Press Release

IACHR Urges States to Adopt Measures to Protect the Rights of Afro-Descendent Women

March 21, 2016

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Washington, D.C. – In commemoration of the International Day on the Elimination of Racial Discrimination, March 21st, the Inter-American Commission on Human Rights urges States to adopt affirmative action measures and comprehensive state policies to eradicate structural racial discrimination.  In this sense, the Commission urges that States address by concrete means the situation of afro-descendent women, due to the multiple forms of discrimination they have suffered historically and still suffer on the basis of their sex, race, and other factors.  

The IACHR expresses its concern over the situation of structural inequality the afro-descendent population faces in the hemisphere, due to the persistence of norms and institutional practices which challenge the full exercise of their basic political, economic, social, and cultural rights.  The IACHR has highlighted that the overrepresentation of ethno-racial groups in the population most affected by poverty in the vast majority of countries in the region, the precariousness of the indicators relative to the basic conditions of dignified life such as the elevated rates of infant mortality, reduced life expectancy, lower income levels and the occupational level in comparison to the rest of the population reveals a situation of systemic discrimination. 

In this context, the situation of Afro-descendent women, adolescents and girls in the hemisphere is alarming.  Afro-descendent women are among the most marginalized social groups in the region, their possibilities to access education, forms of employment, and health services are limited, and they face numerous obstacles to access the needed services in the realm of sexual and reproductive rights.  Many women who are Afro-descendent perform domestic duties, without social security benefits, and face challenges to obtain work permits, in particular, migrant women.  Additionally, the IACHR has corroborated that Afro-descendent women, in comparison to the rest of women, are notoriously underrepresented in decision-making and political participation spaces.  Afro-descendent women are also particularly affected by armed and land-related conflicts, including the problem of forced displacement, and the lack of an adequate respect to their right to a prior, free, and informed consultation.  They also constitute a high percentage of women heads of household in contexts of displacement and armed conflict.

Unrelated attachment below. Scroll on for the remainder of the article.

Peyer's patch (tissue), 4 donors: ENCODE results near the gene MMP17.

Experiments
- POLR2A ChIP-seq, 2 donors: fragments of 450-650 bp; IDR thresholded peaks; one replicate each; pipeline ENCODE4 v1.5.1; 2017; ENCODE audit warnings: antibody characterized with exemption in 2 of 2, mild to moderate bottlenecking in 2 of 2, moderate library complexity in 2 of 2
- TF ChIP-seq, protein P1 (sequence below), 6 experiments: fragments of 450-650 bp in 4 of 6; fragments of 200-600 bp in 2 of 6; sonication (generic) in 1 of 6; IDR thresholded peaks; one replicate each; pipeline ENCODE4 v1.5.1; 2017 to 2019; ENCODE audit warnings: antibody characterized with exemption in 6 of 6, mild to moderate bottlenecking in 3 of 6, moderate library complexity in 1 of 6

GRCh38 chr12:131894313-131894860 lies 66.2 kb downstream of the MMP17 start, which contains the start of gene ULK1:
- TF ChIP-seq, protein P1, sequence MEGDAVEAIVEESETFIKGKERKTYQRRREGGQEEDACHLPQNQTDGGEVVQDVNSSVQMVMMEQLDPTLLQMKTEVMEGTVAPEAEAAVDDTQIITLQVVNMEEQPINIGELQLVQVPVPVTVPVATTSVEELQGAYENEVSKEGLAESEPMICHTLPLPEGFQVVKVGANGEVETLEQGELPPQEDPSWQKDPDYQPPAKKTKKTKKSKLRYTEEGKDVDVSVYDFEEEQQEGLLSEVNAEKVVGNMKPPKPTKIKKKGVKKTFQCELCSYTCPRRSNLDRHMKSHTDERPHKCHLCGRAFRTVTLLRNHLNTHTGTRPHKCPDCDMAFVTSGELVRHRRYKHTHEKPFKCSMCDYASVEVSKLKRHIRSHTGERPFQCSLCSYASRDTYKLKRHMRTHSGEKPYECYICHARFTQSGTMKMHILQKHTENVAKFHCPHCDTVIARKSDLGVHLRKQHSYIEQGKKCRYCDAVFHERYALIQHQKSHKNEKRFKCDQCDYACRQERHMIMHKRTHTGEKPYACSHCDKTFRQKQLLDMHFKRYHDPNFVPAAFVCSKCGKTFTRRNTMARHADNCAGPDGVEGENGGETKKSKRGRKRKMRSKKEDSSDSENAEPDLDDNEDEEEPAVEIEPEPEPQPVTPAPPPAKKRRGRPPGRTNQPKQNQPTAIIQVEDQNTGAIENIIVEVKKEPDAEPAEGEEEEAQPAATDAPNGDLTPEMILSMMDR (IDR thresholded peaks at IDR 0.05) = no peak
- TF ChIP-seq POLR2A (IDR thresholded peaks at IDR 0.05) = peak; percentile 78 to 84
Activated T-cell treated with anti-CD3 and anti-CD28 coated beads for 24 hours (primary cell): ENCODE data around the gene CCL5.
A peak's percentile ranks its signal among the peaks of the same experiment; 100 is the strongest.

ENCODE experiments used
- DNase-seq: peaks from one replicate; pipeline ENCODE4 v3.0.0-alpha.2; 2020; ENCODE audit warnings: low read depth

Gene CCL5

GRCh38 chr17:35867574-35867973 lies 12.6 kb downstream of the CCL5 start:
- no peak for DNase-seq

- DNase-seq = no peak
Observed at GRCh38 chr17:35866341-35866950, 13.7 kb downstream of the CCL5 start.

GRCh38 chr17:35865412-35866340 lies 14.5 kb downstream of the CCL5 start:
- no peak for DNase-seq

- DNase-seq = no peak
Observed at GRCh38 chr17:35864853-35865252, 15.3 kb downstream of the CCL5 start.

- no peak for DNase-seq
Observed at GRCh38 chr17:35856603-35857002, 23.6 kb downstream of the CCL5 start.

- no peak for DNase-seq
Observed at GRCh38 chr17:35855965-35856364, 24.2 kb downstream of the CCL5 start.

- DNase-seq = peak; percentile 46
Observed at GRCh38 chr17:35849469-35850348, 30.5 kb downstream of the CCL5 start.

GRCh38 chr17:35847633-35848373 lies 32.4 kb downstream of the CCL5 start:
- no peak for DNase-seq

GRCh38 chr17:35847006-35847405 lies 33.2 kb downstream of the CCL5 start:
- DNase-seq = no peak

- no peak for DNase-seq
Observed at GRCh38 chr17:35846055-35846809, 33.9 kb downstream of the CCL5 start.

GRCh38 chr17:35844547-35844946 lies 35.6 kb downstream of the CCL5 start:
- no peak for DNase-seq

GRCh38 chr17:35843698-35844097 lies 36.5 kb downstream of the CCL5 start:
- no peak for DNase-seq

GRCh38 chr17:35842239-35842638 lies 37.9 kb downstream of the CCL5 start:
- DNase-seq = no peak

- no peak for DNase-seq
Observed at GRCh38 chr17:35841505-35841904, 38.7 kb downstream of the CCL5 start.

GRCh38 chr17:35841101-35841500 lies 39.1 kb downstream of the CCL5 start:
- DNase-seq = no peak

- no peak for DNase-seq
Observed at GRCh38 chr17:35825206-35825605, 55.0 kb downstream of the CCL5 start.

The Commission also highlights how Afro-descendent women suffer the burden of violence in a very particular way. The Commission observes that one of the main challenges faced by Afro-descendent women is the institutional violence they suffer by public and judicial authorities who fail to understand their worldview, traditions and culture.  The institutional violence is also directed towards organizations which work in the defense of the rights of Afro-descendent women.   

The IACHR Rapporteur on Afro-descendent Persons and Racial Discrimination, Margarette May Macaulay, has indicated that “The duties to prevent and respond to violence against Afro-descendent women are reinforced for women who are deprived of liberty, in conditions of detention, and under police custody.”  In this sense, she also expressed that “These situations increase their risk to suffer forms of physical, psychological and sexual violence, threatening their right to personal integrity and their life, among other human rights.” 

In the framework of the International Decade for People of African Descent, the IACHR calls States to undertake efforts to strengthen social programs which establish positive measures to remedy the persistent effects of the racial discrimination which has occurred in the past and contemporary forms of exclusion.  The adoption of special measures is essential to reduce the disparities in the exercise of human rights by Afro-descendent persons and communities.  It is also paramount that States adopt policies to reflect the needs of Afro-descendent women and girls and facilitate spaces where they can participate in the design of legislation, programs, and services pertinent to their lives and realities.  The IACHR also recalls the duty of States to act with due diligence to prevent, investigate and sanction all forms of violence against Afro-descendent women and girls.  The IACHR also urges States to create favorable conditions for the exercise of the rights of Afro-descendent women and to eradicate the continuous and destructive effect of the problem of poverty, including more opportunities for education, and decent and quality employment. 

A principal, autonomous body of the Organization of American States (OAS), the IACHR derives its mandate from the OAS Charter and the American Convention on Human Rights. The Inter-American Commission has a mandate to promote respect for human rights in the region and acts as a consultative body to the OAS in this area. The Commission is composed of seven independent members who are elected in an individual capacity by the OAS General Assembly and who do not represent their countries of origin or residence.

No. 040/16